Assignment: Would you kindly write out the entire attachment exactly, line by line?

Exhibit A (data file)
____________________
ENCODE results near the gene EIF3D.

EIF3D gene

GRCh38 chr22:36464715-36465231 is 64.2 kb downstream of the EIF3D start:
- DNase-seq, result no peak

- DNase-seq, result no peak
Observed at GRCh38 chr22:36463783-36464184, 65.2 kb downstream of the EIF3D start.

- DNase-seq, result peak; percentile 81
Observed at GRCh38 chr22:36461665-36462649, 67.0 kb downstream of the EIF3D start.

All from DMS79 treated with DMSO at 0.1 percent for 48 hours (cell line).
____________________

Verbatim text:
ENCODE results near the gene EIF3D.

EIF3D gene

GRCh38 chr22:36464715-36465231 is 64.2 kb downstream of the EIF3D start:
- DNase-seq, result no peak

- DNase-seq, result no peak
Observed at GRCh38 chr22:36463783-36464184, 65.2 kb downstream of the EIF3D start.

- DNase-seq, result peak; percentile 81
Observed at GRCh38 chr22:36461665-36462649, 67.0 kb downstream of the EIF3D start.

All from DMS79 treated with DMSO at 0.1 percent for 48 hours (cell line).